“Mama told me about rape too,” Rachel said. “That is what Cuneo is doing, is it not?”

“Yes, but—Mama told you?”

“She knew it was a danger, sending me to Barcelona when things were getting worse,” Rachel said, “and none knew what the King and Queen would do about the Jews. She said I must have this knowledge so that if I were taken, at least I would not be taken by surprise.”
For Journey of Strangers, I had to do some serious research on the Sephardic diaspora so I could address the issue of what had become of the rest of the Mendoza family. I quickly found out that the Mendoza family could not have stayed in Firenze (Florence), where I had so blithely put them, under the protection of Lorenzo di Medici. First, Lorenzo died in January 1492. Second, his successor, along with the Jews who had sought refuge there, fled the city in November 1494, when King Charles VIII conquered it. Many of them ended up in Istanbul, where Ottoman Sultan Bayezid II welcomed them, although the famous one-liner, still quoted– "You venture to call Ferdinand a wise ruler, he who has impoverished his own country and enriched mine!" –was made up by a writer, who else, in 1523. So the Mendozas settled in Istanbul, and I got to develop the characters of Papa and Mama, along with older sisters Elvira and Susanna and their fianćes, later husbands, and in-laws.

The complex rules governing the lives of Jews in Istanbul in the late 1490s; the trauma of their travels; the pressure on the Jewish community to marry their children young and have them reproduce as many Jews as possible--very much like the situation of Jews after the Holocaust--all of these challenge Papa and Mama Mendoza to show what stuff they're made of. Into this situation come their long-lost children, who have befriended naked Taino and helped Moorish slaves escape. Their best friend is Hutia, a lone Taino survivor, and Rachel is determined to marry him. They've been running around the Caribbean half-naked and fighting their way through Europe living by their wits. How are you going to box them into a nice Jewish marriage and a job in Papa's business?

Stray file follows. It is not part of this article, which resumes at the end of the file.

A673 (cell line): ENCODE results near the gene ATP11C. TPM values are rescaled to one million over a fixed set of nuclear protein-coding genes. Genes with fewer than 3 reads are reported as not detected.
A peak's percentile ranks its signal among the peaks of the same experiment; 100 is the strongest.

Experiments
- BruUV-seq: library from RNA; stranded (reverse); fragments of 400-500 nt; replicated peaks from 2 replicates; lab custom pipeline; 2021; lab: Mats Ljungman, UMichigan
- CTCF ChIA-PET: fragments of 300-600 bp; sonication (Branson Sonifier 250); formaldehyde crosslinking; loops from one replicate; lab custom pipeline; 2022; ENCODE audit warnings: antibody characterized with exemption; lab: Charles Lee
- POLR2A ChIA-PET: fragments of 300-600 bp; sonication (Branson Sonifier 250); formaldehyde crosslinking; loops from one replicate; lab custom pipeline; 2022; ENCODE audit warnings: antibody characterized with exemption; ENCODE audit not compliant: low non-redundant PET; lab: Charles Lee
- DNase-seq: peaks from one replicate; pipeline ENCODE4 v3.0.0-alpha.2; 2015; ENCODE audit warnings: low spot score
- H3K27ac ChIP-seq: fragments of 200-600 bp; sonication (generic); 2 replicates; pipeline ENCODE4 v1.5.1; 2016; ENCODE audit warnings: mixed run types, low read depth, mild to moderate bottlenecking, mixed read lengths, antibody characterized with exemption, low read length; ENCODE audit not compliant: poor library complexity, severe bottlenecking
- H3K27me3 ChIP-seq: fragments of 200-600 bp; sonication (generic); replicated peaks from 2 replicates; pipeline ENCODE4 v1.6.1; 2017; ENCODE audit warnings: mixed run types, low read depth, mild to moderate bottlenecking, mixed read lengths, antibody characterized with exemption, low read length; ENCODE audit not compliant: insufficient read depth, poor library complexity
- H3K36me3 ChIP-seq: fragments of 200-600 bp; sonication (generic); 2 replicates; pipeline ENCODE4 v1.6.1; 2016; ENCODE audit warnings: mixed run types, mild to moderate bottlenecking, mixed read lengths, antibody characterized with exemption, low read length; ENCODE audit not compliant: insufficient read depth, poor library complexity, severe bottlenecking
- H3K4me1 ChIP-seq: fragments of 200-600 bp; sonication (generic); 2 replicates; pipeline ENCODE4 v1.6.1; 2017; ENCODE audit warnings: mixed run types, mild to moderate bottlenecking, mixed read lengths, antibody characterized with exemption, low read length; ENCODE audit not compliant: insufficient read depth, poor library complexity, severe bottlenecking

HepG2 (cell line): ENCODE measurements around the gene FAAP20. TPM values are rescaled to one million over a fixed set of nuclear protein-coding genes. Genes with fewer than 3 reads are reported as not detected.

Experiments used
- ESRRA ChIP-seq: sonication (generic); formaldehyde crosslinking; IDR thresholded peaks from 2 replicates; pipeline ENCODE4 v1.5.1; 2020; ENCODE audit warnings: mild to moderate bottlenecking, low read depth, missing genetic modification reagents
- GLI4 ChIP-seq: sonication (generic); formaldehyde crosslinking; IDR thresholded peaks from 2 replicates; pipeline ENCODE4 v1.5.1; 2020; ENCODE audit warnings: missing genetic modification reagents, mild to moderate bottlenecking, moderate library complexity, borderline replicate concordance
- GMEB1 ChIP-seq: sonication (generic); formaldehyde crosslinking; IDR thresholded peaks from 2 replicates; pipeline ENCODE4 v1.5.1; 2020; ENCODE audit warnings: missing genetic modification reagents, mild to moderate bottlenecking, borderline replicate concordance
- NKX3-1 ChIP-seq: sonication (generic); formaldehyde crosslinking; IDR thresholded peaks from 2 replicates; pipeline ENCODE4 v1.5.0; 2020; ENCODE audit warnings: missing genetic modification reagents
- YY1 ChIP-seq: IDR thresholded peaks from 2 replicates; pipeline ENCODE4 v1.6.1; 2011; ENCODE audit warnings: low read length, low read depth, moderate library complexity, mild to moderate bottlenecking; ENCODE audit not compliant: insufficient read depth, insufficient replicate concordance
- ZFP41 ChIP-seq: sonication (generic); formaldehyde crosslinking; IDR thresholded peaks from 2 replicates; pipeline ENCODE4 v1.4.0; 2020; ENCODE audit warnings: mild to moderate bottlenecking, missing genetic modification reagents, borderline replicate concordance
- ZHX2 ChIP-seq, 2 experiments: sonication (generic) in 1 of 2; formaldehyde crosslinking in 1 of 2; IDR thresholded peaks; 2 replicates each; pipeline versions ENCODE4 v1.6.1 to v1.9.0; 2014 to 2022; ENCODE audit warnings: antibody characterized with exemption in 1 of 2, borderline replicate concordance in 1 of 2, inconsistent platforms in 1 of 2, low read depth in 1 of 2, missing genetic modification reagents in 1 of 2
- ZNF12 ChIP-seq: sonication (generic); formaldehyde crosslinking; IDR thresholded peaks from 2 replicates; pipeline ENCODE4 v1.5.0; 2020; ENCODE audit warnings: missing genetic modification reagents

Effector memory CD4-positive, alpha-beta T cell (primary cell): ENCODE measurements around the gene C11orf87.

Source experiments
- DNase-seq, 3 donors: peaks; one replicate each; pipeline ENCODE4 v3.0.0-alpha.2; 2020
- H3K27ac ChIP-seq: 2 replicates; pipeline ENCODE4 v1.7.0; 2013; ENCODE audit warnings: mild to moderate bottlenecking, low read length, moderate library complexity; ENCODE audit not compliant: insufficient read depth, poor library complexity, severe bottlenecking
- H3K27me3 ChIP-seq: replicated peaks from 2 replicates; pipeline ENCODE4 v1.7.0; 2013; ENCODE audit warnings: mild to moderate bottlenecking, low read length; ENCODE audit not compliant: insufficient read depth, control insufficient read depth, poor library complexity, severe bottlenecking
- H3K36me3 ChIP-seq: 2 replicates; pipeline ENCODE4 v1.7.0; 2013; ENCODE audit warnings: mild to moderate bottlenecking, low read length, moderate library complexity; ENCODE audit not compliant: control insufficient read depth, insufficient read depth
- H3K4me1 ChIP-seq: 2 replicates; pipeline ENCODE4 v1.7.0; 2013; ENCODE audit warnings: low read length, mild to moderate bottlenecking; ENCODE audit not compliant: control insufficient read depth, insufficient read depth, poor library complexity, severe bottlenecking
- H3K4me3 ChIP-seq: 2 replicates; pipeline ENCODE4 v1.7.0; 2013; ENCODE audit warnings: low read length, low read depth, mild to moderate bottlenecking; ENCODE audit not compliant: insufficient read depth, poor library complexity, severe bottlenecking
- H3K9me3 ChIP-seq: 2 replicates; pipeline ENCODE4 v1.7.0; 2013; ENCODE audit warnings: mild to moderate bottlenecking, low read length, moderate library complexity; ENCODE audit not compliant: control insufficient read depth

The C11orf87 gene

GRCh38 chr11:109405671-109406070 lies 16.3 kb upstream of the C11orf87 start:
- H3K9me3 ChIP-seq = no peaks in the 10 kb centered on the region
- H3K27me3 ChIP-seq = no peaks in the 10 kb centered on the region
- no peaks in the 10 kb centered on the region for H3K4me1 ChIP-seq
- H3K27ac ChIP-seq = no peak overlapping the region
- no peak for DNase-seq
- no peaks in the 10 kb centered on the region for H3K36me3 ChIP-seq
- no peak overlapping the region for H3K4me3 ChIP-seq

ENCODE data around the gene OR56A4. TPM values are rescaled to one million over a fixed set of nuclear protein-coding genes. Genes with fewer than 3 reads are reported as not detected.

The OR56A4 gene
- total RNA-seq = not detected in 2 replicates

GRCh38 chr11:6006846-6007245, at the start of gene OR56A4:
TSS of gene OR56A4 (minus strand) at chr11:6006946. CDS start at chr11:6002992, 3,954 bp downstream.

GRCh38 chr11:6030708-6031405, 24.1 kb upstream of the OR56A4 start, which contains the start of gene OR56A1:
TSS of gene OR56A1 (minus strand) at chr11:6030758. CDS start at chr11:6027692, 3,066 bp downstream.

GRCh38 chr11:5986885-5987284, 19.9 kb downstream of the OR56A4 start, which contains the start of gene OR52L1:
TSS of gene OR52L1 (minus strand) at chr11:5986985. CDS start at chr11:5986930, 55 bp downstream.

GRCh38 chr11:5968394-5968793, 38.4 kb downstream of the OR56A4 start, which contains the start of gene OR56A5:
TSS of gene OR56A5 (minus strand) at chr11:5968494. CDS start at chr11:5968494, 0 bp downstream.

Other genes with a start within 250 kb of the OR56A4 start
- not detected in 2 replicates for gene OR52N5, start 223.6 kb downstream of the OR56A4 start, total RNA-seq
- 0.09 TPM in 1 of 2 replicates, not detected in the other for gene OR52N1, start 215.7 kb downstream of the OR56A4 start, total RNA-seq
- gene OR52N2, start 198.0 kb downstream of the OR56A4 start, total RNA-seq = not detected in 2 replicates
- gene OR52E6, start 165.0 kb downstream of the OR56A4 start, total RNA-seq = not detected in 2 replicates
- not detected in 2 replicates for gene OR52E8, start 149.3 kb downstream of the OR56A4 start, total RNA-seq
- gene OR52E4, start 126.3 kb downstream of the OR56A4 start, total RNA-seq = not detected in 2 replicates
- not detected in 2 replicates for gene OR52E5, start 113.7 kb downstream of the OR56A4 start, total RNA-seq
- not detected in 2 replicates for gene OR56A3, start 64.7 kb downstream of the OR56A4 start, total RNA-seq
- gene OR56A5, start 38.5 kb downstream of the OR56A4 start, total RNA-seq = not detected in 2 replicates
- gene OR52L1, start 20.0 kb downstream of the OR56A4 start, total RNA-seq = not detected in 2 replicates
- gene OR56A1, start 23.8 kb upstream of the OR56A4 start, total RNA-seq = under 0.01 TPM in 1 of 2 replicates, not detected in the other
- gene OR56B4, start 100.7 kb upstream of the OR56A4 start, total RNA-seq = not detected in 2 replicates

Rachel, with Mama's help, finds herself a job as a personal shopper to the ladies of the Sultan's harem. Diego goes into partnership with a Muslim ship's captain and former pirate. The plot thickens as Hutia must decide whether conversion to Judaism or to Islam is more likely to win him Rachel's hand in marriage. No spoilers. Read the books! Both are available as trade paperbacks and e-books. Instead, I'll give you the final lines of the homecoming scene (the end of Chapter 23 in Journey of Strangers, when Diego, Rachel, and Hutia finally arrive in Istanbul). I confess that I cried not only the first three times I read it over, but also while I was writing it.
Someone must be coming to the door. It swung open. A young man I did not recognize, wearing a tallit, peered out at us, squinting as if nearsighted.

“Yes?”

Then I heard my sister Elvira’s voice call out, “Akiva? Who is it?”

A girl with a mop of hair as unruly as Rachel’s came flying out of an inner room, shrieking, “It’s them! It’s them!”

My sister Susanna flung herself upon me, arms tight around my neck and legs clinging to my waist.

“Mama! Papa! Come quickly! Diego and Rachel have come home!”

And then Rachel was sobbing in Mama’s arms, and Papa was lifting Susanna down so he could hug me himself, his beard wet with tears as it brushed against my cheek, or maybe the tears were mine.

“My boy, my boy!” Papa said. “Baruch Ha’shem! Thank God you’re home!”